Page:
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Microsoft Continues Skype Rollouts with Updated Android App
Microsoft Continues Skype Rollouts with Updated Android App

By Barry Levine
November 20, 2012 2:33PM

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Skype allows users to make free or inexpensive calls around the world, over the Internet. It has become a popular means for communications between companies, and many businesses, especially smaller ones, regularly use the service. Microsoft has upgraded the Skype Android app, one of several new Skype incarnations rolled out this month.
 



Maintaining its steady pace of newly released incarnations, Microsoft on Tuesday released its version 3.0 of Skype for Android. The new version, the first major update to the Android app in over a year, offers the ability to login using Microsoft credentials and features a user interface that is designed to display properly on any size screen.

The company said the new UI will adapt to the various screen sizes that now populate the Android universe, from a smartphone to a tablet. Microsoft specifically mentioned several Android tablets, including the Samsung Galaxy Tab 2, Google Nexus 7, Acer Iconia, Asus Transformer Prime, Motorola Xoom and Sony S.

There's also support for the wideband audio codec, SILK, which is designed to provide the best possible voice quality at various Net speeds. The new version requires Android 2.1 or higher and is available at no charge in the Android marketplace, Google Play.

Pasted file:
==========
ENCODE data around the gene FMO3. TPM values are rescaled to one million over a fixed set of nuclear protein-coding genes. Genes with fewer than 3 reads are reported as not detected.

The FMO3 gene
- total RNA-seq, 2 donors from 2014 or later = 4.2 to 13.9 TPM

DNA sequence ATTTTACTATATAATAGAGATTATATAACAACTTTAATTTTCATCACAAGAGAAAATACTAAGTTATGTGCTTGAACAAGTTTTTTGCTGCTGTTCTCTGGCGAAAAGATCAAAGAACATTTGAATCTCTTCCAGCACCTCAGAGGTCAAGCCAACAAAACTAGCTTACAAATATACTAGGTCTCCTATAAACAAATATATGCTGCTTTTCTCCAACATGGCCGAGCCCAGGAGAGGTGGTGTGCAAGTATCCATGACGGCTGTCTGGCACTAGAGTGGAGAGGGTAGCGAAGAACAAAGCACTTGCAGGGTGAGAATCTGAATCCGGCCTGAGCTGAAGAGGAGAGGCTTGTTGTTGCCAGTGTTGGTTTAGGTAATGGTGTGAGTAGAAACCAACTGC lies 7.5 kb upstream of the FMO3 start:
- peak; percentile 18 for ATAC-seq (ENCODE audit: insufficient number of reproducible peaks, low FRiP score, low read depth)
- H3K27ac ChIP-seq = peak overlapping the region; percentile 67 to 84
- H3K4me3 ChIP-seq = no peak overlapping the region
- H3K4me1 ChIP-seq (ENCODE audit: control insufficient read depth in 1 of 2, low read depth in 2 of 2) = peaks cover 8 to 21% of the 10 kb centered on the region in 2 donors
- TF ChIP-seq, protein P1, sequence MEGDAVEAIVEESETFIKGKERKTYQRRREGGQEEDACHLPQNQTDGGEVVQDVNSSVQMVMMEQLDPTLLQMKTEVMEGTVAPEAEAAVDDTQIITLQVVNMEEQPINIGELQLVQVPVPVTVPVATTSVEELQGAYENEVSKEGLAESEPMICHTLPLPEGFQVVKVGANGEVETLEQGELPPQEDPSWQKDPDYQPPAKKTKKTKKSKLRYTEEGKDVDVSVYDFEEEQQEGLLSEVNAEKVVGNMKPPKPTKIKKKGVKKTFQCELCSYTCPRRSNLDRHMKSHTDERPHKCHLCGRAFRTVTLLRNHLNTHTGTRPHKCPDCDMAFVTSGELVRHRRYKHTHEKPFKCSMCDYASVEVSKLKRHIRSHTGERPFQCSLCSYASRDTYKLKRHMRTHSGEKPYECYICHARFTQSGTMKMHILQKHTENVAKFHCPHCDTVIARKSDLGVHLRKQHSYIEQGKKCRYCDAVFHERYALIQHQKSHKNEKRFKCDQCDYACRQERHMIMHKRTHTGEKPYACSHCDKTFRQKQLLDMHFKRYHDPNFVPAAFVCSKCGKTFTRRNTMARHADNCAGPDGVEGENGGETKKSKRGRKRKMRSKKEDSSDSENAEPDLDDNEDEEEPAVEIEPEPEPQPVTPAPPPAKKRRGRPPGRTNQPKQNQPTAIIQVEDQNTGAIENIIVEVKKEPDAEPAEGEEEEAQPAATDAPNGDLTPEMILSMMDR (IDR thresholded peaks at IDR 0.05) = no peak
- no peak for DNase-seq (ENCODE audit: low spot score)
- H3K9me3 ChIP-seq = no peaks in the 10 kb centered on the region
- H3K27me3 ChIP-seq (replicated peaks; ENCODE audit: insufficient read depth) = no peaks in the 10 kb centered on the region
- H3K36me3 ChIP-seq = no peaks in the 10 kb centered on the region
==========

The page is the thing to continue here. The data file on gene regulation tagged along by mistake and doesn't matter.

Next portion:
Windows Phone 8 Preview

Last week, Microsoft showed a preview of its Skype for Windows Phone 8. There were reports that the app was still in flux, without, for instance, the ability to receive calls and message notifications when the app is closed. Additionally, various users have fingered the preview app as a possible cause of spontaneous reboots and other problems that are cropping up on several Phone 8 handset models.

In recent months, Microsoft has been moving to take advantage of Skype's potential.

Skype executive Sandhya Venkatachalam last week told news media that his company is beta-testing a new kind of advertising that resembled an interactive service or app, which two or more people could use while having a text, audio or video conversation. One example given was a set of interactive trip planning tools sponsored by an airline, so callers could mutually plan a shared vacation.

In the spring, Microsoft announced Conversation Ads for Skype, which provide conversation starters to callers using the service. The premium, fee-based Skype is available ad-free.

SITW, Live Messenger

Earlier this month, Skype in the Workspace, or SITW, was launched. Built around Skype's IM, voice and video communications, SITW is intended as a community for small- and medium-size businesses to offer and respond to opportunities, with follow-ups between interested parties via instant messaging, phone calls and video-based demonstrations.

Also this month, Microsoft announced that it was phasing out the 12-year-old Live Messenger service, as it attempts to migrate Messenger's estimated 100 million-plus users to Skype. Skype for Windows 8 had already been utilizing the Windows Messenger infrastructure for storing pictures, video and other content on Microsoft's cloud service, Azure.

Skype allows users to make free or inexpensive calls around the world, over the Internet. It has become a popular means for personal communications between companies, and many businesses, especially smaller ones, regularly use some form of the service.

Microsoft bought Skype for $8.5 billion in 2011 from a private investment group. It was purchased by the investment group from eBay, which had acquired it from its founders in 2003.
 

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